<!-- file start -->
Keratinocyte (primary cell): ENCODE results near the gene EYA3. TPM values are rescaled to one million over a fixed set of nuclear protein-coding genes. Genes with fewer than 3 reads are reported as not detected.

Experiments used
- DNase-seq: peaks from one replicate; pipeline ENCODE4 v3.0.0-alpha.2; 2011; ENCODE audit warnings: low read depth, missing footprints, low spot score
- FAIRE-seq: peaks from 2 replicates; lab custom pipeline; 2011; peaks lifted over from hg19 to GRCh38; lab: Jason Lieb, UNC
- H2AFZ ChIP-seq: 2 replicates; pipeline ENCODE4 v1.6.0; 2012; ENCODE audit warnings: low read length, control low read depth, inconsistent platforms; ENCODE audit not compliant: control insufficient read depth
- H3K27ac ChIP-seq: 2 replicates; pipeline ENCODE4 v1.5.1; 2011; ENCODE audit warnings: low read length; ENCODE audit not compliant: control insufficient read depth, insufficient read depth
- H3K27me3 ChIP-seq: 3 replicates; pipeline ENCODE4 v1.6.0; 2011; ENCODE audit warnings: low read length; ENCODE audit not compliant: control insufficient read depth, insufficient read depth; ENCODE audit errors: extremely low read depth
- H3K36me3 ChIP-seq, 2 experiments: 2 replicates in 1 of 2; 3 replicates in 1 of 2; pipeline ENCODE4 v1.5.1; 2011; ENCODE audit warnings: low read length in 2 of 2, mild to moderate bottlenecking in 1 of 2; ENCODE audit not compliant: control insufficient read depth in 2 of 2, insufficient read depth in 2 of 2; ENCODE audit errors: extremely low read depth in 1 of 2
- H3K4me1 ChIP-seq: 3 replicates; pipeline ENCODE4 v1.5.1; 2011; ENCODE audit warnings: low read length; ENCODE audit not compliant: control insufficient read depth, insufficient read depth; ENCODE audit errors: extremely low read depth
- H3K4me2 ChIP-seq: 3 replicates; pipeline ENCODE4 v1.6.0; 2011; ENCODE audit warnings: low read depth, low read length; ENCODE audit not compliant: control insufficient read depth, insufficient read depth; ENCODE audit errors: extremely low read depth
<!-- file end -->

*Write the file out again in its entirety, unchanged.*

Keratinocyte (primary cell): ENCODE results near the gene EYA3. TPM values are rescaled to one million over a fixed set of nuclear protein-coding genes. Genes with fewer than 3 reads are reported as not detected.

Experiments used
- DNase-seq: peaks from one replicate; pipeline ENCODE4 v3.0.0-alpha.2; 2011; ENCODE audit warnings: low read depth, missing footprints, low spot score
- FAIRE-seq: peaks from 2 replicates; lab custom pipeline; 2011; peaks lifted over from hg19 to GRCh38; lab: Jason Lieb, UNC
- H2AFZ ChIP-seq: 2 replicates; pipeline ENCODE4 v1.6.0; 2012; ENCODE audit warnings: low read length, control low read depth, inconsistent platforms; ENCODE audit not compliant: control insufficient read depth
- H3K27ac ChIP-seq: 2 replicates; pipeline ENCODE4 v1.5.1; 2011; ENCODE audit warnings: low read length; ENCODE audit not compliant: control insufficient read depth, insufficient read depth
- H3K27me3 ChIP-seq: 3 replicates; pipeline ENCODE4 v1.6.0; 2011; ENCODE audit warnings: low read length; ENCODE audit not compliant: control insufficient read depth, insufficient read depth; ENCODE audit errors: extremely low read depth
- H3K36me3 ChIP-seq, 2 experiments: 2 replicates in 1 of 2; 3 replicates in 1 of 2; pipeline ENCODE4 v1.5.1; 2011; ENCODE audit warnings: low read length in 2 of 2, mild to moderate bottlenecking in 1 of 2; ENCODE audit not compliant: control insufficient read depth in 2 of 2, insufficient read depth in 2 of 2; ENCODE audit errors: extremely low read depth in 1 of 2
- H3K4me1 ChIP-seq: 3 replicates; pipeline ENCODE4 v1.5.1; 2011; ENCODE audit warnings: low read length; ENCODE audit not compliant: control insufficient read depth, insufficient read depth; ENCODE audit errors: extremely low read depth
- H3K4me2 ChIP-seq: 3 replicates; pipeline ENCODE4 v1.6.0; 2011; ENCODE audit warnings: low read depth, low read length; ENCODE audit not compliant: control insufficient read depth, insufficient read depth; ENCODE audit errors: extremely low read depth